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Copy EXACTLY! A paradigm shift in technology transfer method

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1 Author(s)
McDonald, C.J. ; Intel Ireland Ltd., Co. Kildare, Ireland

Semiconductor manufacturing is characterized by very complex process flows, with many individual process steps, many of which are built to very close tolerances. Furthermore complex interactions exist, whereby each process step can effect many other steps, and each final device parameter might be determined by the results from many inputs. This level of complexity is increasing with each new technology generation. Items which were once considered second order effects, such as barometric pressure and ultra pure water temperature are now important variables effecting process results. The costs of technology development and capital equipment for production are very high, and increasing with each generation, which puts a great deal of importance on technology transfer. Once a new process flow and product portfolio have been developed, it is essential that the technology transfer to mass production take place as quickly as possible, without disruptive quality issues, and with the highest possible yield. No time is available to debug new problems which occur during the transfer. The traditional technology transfer approach often allows many equipment and process changes to be made. These are desired as improvements, or for the convenience of the production factory which may be already producing other products. As the technology becomes more complex, this has resulted in unforeseen problems which cause production start up delays and inferior results. The Copy EXACTLY! philosophy and systems have been developed in order to minimize the time required for a technology transfer, and to ensure product quality and yields are not compromised. This paper will describe this methodology and some of the results obtained. In addition to the increase in technology transfer performance, some side benefits are also discussed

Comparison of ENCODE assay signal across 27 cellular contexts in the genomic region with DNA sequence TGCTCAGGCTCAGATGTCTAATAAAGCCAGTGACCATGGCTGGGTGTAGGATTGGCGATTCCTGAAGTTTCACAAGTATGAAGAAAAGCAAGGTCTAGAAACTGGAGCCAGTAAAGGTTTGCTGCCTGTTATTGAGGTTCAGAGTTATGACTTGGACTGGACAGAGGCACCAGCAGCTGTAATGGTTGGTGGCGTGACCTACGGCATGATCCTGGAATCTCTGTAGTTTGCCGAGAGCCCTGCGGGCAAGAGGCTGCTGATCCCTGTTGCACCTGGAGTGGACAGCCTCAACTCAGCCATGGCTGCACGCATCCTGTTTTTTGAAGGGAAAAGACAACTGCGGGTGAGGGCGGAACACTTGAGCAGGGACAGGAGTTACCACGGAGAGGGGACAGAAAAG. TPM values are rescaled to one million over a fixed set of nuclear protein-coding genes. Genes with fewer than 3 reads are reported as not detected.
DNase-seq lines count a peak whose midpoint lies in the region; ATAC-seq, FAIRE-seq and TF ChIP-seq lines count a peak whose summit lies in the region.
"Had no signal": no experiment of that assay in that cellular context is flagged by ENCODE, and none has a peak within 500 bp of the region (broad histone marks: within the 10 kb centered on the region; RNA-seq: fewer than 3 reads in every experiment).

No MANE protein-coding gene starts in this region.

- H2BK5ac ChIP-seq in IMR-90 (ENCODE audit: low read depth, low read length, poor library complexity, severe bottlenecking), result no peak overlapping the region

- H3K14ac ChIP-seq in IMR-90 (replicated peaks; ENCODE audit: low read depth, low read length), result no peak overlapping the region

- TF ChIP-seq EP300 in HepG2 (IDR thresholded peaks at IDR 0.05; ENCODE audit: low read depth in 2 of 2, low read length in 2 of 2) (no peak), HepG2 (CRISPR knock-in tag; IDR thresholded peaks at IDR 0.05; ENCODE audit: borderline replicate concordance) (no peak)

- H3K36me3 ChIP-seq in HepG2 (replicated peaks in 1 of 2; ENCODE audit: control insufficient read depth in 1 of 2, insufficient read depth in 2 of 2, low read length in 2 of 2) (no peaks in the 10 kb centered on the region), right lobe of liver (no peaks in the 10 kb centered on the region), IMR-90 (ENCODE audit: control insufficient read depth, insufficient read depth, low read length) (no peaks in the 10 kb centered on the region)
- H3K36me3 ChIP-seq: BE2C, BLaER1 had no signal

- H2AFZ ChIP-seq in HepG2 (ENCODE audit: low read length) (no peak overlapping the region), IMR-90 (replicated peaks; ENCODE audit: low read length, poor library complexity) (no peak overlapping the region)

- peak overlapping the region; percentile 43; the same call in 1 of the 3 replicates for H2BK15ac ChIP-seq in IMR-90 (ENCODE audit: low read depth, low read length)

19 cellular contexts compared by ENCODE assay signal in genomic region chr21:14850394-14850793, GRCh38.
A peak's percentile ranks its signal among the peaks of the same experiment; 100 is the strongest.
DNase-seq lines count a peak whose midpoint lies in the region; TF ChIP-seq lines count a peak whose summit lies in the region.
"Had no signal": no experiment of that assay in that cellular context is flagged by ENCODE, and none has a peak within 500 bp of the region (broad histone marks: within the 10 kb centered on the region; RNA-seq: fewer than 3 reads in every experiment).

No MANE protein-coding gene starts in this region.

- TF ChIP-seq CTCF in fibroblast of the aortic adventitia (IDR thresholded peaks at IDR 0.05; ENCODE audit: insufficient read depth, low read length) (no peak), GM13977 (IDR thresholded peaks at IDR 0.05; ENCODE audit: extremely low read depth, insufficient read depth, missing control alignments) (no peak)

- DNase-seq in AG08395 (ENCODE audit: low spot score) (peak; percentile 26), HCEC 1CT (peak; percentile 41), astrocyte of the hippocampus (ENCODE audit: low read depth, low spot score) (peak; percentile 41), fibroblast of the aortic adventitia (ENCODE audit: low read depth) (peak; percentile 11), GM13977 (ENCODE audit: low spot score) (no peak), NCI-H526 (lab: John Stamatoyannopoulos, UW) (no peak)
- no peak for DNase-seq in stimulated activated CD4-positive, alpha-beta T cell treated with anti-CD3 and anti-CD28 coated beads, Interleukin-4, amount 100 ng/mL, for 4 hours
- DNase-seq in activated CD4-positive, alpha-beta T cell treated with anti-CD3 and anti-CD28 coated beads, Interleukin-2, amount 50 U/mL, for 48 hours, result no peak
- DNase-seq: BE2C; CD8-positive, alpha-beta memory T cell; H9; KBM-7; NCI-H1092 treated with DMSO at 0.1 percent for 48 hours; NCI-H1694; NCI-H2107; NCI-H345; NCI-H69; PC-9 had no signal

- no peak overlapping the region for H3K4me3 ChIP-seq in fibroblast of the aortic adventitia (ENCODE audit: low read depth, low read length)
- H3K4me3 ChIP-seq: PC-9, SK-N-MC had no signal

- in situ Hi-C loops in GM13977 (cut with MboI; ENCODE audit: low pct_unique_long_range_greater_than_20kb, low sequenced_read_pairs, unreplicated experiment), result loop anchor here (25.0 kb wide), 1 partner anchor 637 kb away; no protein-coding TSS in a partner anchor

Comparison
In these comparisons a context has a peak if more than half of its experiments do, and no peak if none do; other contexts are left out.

Published in:

Advanced Semiconductor Manufacturing Conference and Workshop, 1997. IEEE/SEMI

Date of Conference:

10-12 Sep 1997